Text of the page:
Southern Oregon wine continues upward trend

Southern Oregon's distinct viticultural areas have mirrored the growth of the state's nearly $3 billion industry.

When Oregon wine production soared to new heights in 2011, producing 2.2 million cases for sale, the Rogue, Applegate Valley and Umpqua regions all saw their fortunes rise as well.

Annual wine census figures produced by Southern Oregon University's Southern Oregon Research Center for the Oregon Wine Board and released Wednesday revealed several measures of rapid growth.

Between 2010 and 2011 Southern Oregon saw a 24 percent growth in wineries, from 71 to 88. Wineries crushing their own grapes increased 12 percent from 49 to 55.

Following a statewide trend in tonnage during 2011, the three southern regions saw a 77 percent growth to 5,460 tons from 3,082 in 2010 and those grapes turned into nearly 1.6 million gallons of wine, a 20 percent increase from just more than 1.3 million the previous year.

"With the increased production from newly planted vineyards, there has obviously been a challenge to expand our marketplace beyond the Southern Oregon region and throughout the entire state," said Michael Donovan of RoxyAnn Winery and chairman of the Oregon Wine Board.

"At the same time, the challenge presents great opportunity. Not only is the industry growing, but we're growing in the right way with a laser focus on quality and without sacrificing our artisan winemaking roots."

The 50-year-old industry surpassed 2 million cases, including bulk wine, for the first time.

"The last couple of years have provided just excellent news for the Oregon wine industry," Donovan said. "Along with our economic impact study of 2010, showing that our industry has risen from $1.4 billion to $2.7 billion, this is what we want to see. We've had a significant impact during the recession, being a sector of agriculture that's continuing to grow."

Oregon's 463 wineries recorded 9 percent growth in volume and sales revenue, making 2011 the biggest year in the industry's 50-year history. The 2011 results benefited from a record harvest of 42,033 tons of grapes.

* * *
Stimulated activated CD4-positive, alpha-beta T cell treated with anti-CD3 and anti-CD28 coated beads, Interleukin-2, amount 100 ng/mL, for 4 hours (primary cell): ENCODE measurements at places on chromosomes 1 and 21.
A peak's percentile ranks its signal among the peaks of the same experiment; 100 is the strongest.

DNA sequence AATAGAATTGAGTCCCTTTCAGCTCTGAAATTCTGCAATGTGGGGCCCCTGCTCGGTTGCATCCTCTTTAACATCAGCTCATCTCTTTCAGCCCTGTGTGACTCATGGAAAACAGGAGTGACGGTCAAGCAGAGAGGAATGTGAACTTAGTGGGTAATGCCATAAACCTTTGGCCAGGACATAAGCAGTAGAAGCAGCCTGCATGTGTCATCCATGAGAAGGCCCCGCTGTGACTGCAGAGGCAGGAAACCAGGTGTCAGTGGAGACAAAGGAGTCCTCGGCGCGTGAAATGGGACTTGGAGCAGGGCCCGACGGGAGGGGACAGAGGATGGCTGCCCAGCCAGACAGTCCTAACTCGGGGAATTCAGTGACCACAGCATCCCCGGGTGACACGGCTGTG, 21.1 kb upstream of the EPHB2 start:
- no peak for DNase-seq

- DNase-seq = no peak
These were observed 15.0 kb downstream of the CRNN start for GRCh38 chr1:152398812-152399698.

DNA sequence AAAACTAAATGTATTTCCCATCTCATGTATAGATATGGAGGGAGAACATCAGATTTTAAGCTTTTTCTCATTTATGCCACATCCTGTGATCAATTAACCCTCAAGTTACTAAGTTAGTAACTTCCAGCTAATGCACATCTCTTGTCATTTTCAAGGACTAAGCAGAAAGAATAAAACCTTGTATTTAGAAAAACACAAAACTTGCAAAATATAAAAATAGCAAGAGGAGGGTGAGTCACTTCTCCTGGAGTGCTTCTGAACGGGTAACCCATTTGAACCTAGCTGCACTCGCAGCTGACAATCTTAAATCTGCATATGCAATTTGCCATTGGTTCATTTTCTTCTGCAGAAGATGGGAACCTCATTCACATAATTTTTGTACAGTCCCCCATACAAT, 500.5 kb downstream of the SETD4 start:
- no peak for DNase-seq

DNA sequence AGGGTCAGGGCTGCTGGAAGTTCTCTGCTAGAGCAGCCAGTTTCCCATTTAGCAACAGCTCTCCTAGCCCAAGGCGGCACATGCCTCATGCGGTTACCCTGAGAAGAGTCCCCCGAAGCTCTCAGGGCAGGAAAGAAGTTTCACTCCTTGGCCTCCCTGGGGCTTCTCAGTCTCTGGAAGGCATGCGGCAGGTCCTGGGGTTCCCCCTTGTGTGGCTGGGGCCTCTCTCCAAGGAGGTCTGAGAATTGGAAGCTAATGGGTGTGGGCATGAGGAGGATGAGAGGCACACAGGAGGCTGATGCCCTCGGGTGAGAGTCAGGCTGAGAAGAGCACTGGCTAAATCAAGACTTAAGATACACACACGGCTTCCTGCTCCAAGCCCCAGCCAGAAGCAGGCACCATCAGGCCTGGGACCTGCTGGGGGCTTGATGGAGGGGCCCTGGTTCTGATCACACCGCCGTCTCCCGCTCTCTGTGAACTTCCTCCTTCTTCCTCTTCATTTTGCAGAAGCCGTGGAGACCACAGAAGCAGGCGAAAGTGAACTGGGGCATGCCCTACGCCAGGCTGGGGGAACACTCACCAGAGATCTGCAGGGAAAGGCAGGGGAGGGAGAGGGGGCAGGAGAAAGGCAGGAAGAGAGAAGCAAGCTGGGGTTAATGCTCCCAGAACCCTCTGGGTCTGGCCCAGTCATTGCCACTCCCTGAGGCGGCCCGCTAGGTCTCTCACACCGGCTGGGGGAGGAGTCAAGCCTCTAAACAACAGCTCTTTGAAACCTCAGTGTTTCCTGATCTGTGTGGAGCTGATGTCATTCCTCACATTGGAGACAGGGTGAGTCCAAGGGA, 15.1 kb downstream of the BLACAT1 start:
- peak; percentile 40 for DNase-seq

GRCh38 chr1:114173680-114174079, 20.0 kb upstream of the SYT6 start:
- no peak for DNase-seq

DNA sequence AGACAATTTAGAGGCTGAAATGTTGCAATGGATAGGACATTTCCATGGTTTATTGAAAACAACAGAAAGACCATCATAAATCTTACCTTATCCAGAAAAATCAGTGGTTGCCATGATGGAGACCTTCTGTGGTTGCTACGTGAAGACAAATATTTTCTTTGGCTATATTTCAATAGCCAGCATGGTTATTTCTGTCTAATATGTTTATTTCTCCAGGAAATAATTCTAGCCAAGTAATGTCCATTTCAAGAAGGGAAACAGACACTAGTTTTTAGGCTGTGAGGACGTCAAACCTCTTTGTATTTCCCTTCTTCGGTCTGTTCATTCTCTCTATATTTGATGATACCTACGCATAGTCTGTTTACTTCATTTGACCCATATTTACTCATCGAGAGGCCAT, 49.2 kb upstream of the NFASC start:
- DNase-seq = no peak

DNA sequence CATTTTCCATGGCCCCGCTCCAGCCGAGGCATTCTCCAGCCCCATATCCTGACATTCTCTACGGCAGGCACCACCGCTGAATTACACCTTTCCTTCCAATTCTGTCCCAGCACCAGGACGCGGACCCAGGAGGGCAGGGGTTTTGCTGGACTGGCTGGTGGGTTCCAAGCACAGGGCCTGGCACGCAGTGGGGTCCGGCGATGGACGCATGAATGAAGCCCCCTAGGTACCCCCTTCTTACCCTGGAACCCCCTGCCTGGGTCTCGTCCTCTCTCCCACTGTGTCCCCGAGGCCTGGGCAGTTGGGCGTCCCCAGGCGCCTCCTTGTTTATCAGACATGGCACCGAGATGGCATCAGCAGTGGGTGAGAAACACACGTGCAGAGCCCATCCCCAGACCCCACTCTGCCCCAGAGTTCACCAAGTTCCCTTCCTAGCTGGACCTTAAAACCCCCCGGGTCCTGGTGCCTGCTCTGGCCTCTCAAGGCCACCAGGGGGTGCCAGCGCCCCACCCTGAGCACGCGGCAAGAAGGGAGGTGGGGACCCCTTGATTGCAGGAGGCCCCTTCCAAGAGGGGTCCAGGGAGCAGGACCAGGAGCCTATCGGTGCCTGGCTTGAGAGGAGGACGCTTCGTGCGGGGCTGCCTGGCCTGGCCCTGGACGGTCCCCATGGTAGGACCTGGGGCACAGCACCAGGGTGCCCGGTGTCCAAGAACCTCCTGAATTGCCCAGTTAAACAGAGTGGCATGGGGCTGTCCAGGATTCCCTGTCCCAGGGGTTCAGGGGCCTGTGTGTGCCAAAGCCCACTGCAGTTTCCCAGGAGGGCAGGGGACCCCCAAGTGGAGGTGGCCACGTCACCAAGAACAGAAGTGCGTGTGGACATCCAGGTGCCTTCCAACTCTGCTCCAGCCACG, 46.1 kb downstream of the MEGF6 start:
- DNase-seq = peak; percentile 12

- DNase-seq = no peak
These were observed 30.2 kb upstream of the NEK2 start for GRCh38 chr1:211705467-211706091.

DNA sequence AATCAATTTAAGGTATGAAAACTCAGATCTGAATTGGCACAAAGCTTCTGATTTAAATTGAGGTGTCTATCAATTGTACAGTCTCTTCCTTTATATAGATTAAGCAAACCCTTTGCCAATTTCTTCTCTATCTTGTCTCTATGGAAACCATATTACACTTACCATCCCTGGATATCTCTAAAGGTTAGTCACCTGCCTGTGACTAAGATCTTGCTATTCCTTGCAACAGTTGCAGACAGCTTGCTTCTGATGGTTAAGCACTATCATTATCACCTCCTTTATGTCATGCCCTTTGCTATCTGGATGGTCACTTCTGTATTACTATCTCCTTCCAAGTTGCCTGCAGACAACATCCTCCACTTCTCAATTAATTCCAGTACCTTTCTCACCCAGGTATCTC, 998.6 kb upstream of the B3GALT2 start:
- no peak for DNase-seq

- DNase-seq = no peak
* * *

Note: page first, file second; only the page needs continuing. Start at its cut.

"The overall production was higher than we were expecting, but it was not unusual, considering grape production was up last year, that cases would be up," said Michelle Kaufmann, a spokeswoman for the Oregon Wine Board. "We've been on a continual upward trajectory with a couple of down moments."

Nationally, wine sales grew at a 2 percent rate, according to Nielsen Co. research. Oregon's production was significantly higher than the 5.6 percent growth posted by wineries in California, the nation's largest wine-producing state.

While the census showed Oregon wine exports were flat in 2011, there was strong growth in Asian markets. Sales to Japan and other Asian countries represented 36 percent of total exports, up from 28 percent in 2010. Sales in Japan, one of OWB's targeted export markets, grew 11 percent.

"We're clearly finding new markets," Donovan said. "The issue for Southern Oregon wineries has always been that they have not stepped up to take advantage of even statewide distribution as well as national distribution or export. Wineries making above 8,000 to 10,000 cases are not distributed much more out of state."

Custom crush production rose 65 percent from the previous year, reinforcing the diversity and accessibility of the industry to new wineries. Linda Donovan, winemaker at 3-year-old Pallet Wine Co. in Medford, said her business experienced similar rapid growth in 2011.

During the year, sales directly to consumers accounted for 21 percent of total sales, while sales from tasting rooms grew 5 percent and made up 14 percent of overall revenue.

Statewide, the number of wineries grew by 10 percent over the previous year. There were two dozen wineries a decade ago in Southern Oregon, Donovan said, and half the present 88 just five years ago.

"When you look at sales data, the amount of Oregon wine consumed within our state by our own citizens, people are starting to step up," he said. "When you talk about eating local, basically wine is an agricultural product that just happens to be in a bottle. There is a direct relationship in supporting our state's agricultural heritage."

Reach Mail Tribune reporter Greg Stiles at 541-776-4463 or email

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